cluebucket + george_saunders   3

George Saunders: what writers really do when they write | Books | The Guardian
"It might be more accurate to say that it occurred to him to do so; in a split-second, with no accompanying language, except maybe a very quiet internal 'Yes.'
"He just liked it better that way, for reasons he couldn’t articulate, and before he’d had the time or inclination to articulate them.
"An artist works outside the realm of strict logic."
...
"The artist, in this model, is like the optometrist, always asking: Is it better like this? Or like this?
"The interesting thing, in my experience, is that the result of this laborious and slightly obsessive process is a story that is better than I am in 'real life' – funnier, kinder, less full of crap, more empathetic, with a clearer sense of virtue, both wiser and more entertaining.
"And what a pleasure that is; to be, on the page, less of a dope than usual."
george_saunders  guardian  writer  writing  author  essay  book  2017  2010s  art  expression  logic  donald_barthelme  gerald_stern  albert_einstein  quote  method  empathy  social_media  leo_tolstoy  problem  fiction  metaphor 
march 2017 by cluebucket
Trump Days - The New Yorker
"Standing in line at the pharmacy in an Amarillo Walmart superstore, I imagined some kid who had moved only, or mostly, through such bland, bright spaces, spaces constructed to suit the purposes of distant profit, and it occurred to me how easy it would be, in that life, to feel powerless, to feel that the local was lame, the abstract extraneous, to feel that the only valid words were those of materialism ('get' and 'rise')—words that are perfectly embodied by the candidate of the moment."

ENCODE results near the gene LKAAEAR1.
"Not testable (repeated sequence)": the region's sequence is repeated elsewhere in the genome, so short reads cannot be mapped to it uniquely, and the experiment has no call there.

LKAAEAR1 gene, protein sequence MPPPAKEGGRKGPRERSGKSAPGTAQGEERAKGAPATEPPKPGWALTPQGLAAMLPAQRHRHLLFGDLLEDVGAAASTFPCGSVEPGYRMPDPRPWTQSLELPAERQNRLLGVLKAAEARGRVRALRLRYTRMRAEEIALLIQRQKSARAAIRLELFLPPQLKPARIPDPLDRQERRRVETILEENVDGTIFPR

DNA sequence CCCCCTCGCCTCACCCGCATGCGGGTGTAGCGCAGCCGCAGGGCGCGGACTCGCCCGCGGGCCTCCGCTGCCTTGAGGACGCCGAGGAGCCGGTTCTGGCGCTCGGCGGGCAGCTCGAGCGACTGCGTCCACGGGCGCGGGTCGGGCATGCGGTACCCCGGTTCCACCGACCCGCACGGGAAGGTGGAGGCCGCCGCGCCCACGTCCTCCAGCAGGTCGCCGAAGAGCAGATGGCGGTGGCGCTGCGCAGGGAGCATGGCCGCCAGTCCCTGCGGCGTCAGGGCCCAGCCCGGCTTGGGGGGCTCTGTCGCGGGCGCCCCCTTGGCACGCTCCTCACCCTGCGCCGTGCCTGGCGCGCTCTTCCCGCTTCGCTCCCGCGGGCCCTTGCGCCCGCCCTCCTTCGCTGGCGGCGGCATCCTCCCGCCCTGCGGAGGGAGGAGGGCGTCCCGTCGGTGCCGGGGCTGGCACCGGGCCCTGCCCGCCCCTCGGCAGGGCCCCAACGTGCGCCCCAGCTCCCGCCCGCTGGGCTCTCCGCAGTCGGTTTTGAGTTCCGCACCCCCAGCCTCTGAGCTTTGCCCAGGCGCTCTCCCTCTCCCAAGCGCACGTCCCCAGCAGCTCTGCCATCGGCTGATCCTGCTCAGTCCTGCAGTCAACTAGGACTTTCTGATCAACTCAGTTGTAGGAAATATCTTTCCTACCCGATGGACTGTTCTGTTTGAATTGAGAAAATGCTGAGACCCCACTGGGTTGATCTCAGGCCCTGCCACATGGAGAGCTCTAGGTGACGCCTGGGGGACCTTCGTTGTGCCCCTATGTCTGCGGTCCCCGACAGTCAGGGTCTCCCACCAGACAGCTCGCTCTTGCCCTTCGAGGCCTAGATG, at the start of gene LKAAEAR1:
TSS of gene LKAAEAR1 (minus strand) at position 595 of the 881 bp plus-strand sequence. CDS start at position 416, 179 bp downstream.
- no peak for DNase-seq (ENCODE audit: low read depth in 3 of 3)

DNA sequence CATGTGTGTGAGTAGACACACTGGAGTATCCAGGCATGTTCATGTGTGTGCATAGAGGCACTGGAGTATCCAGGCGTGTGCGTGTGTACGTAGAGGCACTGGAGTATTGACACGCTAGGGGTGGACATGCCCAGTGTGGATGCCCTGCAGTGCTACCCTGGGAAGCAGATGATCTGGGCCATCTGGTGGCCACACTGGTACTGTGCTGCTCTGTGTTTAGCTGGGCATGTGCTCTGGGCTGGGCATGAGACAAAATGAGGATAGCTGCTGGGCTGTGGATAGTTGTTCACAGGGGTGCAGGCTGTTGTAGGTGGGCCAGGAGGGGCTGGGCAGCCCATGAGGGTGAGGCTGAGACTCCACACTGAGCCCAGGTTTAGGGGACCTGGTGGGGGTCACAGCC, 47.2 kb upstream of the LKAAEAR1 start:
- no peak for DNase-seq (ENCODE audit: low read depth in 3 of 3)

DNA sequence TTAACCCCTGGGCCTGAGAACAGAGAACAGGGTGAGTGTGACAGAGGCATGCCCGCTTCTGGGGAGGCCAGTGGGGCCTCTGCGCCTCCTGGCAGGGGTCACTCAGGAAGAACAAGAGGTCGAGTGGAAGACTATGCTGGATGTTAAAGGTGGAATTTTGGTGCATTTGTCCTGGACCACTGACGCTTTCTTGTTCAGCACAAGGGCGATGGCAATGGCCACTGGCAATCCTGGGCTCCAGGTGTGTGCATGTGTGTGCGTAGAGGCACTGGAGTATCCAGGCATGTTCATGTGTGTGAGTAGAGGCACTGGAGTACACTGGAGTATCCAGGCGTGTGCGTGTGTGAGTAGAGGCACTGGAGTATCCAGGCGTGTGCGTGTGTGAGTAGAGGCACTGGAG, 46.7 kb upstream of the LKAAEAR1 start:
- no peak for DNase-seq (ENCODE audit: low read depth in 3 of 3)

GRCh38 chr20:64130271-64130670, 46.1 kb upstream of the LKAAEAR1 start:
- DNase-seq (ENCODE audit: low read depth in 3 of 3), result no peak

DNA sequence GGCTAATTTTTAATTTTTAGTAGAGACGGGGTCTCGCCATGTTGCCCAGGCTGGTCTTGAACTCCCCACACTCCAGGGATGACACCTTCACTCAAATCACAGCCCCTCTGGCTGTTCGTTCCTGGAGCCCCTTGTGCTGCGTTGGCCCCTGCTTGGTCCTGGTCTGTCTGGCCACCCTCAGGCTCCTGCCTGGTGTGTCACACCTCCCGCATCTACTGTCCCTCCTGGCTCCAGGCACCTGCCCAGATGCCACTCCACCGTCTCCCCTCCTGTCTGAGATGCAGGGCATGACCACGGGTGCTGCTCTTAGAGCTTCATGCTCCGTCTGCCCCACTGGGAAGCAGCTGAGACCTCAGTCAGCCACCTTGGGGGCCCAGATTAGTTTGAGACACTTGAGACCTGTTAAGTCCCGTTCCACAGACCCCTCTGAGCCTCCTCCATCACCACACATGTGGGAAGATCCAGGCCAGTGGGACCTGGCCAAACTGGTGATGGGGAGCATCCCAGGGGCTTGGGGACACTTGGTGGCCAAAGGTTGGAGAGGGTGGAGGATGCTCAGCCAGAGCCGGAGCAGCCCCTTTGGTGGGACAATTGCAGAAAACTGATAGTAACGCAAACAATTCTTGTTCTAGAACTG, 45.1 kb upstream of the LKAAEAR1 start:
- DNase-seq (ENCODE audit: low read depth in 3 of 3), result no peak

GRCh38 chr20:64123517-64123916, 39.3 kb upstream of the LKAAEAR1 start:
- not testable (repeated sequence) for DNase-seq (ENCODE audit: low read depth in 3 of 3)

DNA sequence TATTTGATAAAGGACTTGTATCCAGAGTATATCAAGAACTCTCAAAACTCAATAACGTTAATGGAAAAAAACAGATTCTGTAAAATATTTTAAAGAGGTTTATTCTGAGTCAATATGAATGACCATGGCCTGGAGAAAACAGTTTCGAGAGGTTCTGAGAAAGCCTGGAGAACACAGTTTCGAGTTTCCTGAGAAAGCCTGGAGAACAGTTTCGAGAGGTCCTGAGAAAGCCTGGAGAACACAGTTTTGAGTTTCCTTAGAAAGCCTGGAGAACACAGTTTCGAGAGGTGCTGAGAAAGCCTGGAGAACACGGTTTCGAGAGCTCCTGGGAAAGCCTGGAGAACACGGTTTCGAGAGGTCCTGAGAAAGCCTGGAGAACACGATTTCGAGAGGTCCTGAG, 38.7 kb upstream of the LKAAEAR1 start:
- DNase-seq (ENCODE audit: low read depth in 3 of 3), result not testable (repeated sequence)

george_saunders  newyorker  election  rally  group  2016  donald_trump  arizona  california  america  fight  protest  anger  fear  essay  writing  2010s 
july 2016 by cluebucket
George Saunders Has Written the Best Book You’ll Read This Year - NYTimes.com
The students seemed really sharp, and Saunders is clearly committed to them. “With this caliber of student, you have to be really honest,” he told me. “It keeps you looking at your own process, so you don’t import any nonsense.” In an interview several years ago with Ben Marcus for The Believer, Saunders defended the time spent in an M.F.A. program by saying, “The chances of a person breaking through their own habits and sloth and limited mind to actually write something that gets out there and matters to people are slim.” But it’s a mistake, he added, to think of writing programs in terms that are “too narrowly careerist. . . . Even for those thousands of young people who don’t get something out there, the process is still a noble one — the process of trying to say something, of working through craft issues and the worldview issues and the ego issues — all of this is character-building, and, God forbid, everything we do should have concrete career results. I’ve seen time and time again the way that the process of trying to say something dignifies and improves a person.”
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It’s hard to maintain, the softness. It’s an effort. That Dubai story ends with these lines, wisdom imparted from Saunders to himself: “Don’t be afraid to be confused. Try to remain permanently confused. Anything is possible. Stay open, forever, so open it hurts, and then open up some more, until the day you die, world without end, amen.”
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found a printout of this under several sweatshirts in the covers of my bed, felt lovely again
george_saunders  writer  writing  2013  2010s  short_story  nytimes  joel_lovell  tenth_of_december  job  life  interview  work  death  lorrie_moore  mary_karr  tobias_wolff  junot_díaz  humanity  author  syracuse  new_york  david_foster_wallace  sumatra  1970s  1980s  dream  suicide  soft  fiction 
january 2013 by cluebucket

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